We are pleased to announce that the winner of January’s article is Dr. Sheila Roitman from Prof. Beja’s lab. The article was published in Nature Microbiology.

08 March 2023


The Committee for Graduate Studies in the Faculty of Biology selects the leading scientific article each month from all the scientific articles published for that month.

We are pleased to announce that the winner of January’s article is Dr. Sheila Roitman from Prof. Beja’s lab. The article was published in Nature Microbiology.

On the occasion of the win, we asked Sheila to provide us with some interesting details about the study, the path that led to the research, and a bit about her.

Hi, could you introduce yourself in a few words?
I’m Sheila Roitman, I was born in Buenos Aires, Argentina, and made Aliyah at the age of sixteen with the Naal’e Project of the Jewish Agency. I did my Bachelor’s at the Hebrew University and my master’s and PhD in Prof. Beja lab in the Technion.

Could you explain what Prof. Beja Laboratory is all about?
The Beja lab search for hidden treasures in the genomes of marine microorganisms. We collect water and investigate what can these microbes do, especially regarding light sensing. Are these microbes capable of using light and convert it to energy? Can viruses sense light?

Could you tell us about your current article/research what was the main purpose of the research and what did you discover?
I started by studying how viruses can sense light and for what purpose. I had a giant virus who could theoretically sense light, that infects an algae, who could definitely sense light and creates energy using light energy. It was a very frustrating project, the viral light-sensing proteins were nowhere to be found. So I went deeper into the system and found that there was a third-player in my samples, a hitchhiker who was hidden there for years, a small virus that we called Gezel. Gezel is not a regular virus, it cannot infect its host alone, it rather joins the infection of the giant virus and takes advantage of it. That is why Gezel is a “virophage” it is a virus infecting another virus.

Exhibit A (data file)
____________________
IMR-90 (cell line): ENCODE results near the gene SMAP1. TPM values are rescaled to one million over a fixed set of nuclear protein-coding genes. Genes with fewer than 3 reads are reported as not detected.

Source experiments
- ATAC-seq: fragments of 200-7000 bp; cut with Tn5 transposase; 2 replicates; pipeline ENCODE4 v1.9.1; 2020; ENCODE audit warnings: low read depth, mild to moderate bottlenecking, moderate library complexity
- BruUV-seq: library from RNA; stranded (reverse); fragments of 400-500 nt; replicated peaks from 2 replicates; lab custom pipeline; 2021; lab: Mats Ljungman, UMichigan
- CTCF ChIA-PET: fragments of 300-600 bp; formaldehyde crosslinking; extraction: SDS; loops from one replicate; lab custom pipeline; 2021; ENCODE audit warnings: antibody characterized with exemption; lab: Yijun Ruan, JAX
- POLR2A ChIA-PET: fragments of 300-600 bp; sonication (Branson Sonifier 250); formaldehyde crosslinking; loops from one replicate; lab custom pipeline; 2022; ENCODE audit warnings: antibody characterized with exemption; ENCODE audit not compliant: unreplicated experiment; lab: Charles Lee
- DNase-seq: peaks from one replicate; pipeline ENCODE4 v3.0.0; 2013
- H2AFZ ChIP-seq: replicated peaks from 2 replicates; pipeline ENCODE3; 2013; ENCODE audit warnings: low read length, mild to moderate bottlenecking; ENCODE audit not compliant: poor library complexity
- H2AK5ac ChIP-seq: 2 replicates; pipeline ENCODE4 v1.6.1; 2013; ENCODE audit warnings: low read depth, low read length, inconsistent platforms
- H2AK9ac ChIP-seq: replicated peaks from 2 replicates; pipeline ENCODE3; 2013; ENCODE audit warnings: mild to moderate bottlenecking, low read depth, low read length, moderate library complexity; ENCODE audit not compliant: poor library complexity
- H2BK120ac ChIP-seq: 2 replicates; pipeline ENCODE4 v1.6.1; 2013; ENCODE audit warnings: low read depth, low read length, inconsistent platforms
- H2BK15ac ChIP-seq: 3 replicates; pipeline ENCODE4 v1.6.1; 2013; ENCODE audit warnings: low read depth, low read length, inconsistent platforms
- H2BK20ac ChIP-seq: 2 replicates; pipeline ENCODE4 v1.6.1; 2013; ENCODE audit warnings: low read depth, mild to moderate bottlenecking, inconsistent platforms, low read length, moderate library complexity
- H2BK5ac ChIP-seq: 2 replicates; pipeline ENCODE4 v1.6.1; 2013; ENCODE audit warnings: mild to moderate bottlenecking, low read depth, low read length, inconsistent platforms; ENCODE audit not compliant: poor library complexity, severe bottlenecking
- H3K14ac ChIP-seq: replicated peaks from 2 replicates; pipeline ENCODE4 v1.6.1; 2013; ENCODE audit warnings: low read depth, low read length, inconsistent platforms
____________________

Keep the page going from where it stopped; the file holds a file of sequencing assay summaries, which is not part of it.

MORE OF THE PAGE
Can you elaborate on the importance of the discovery? How will it serve you and what directions does it take? What is the application of the discovery (domains, solutions)?
“Virophages” is a term used to describe viruses that infect other viruses, a kind of “super-parasite”. To this day, three species of virophages were known, that belong to the same family. Gezel is not related to them, meaning that hyper-parasitism has evolved at least two times independently. Additionally, Gezel-like DNA was found hidden in the algal DNA, meaning that it could propagate using the alga directly. Because of this dual life-style (as a free virus and living inside the algal DNA), and its unique features, Gezel might bring us closer to understand where do viruses come from. 

What drew you to the current lab/project?
The Beja lab is a great place to do good curiosity-driven science. Prof. Beja is a supporting mentor and enabled me to pursue this project that was outside the scope of the main research in the lab.

 When you are not “doing” science, what do you do?
Generally I like to travel, read and scuba dive. But nowadays, I mainly enjoy spending time with my girls.  

When you grow up who do you want to be?
My mom says I am already grown up, so whatever I want to be, I ‘d rather be it now.  

 what are your plans for the future of your career?
I am currently a post-doctoral researcher at the Max Planck Institute for Biology in Tuebingen, Germany. I followed the course of evolution and changed my research focus to microbes inhabiting land plants.


A link to the full article: https://www.nature.com/articles/s41564-022-01305-7

A link to the Beja lab site: https://beja.net.technion.ac.il/

To Prof. Beja page: https://biology.technion.ac.il/member/%d7%91%d7%96%d7%b3%d7%94/

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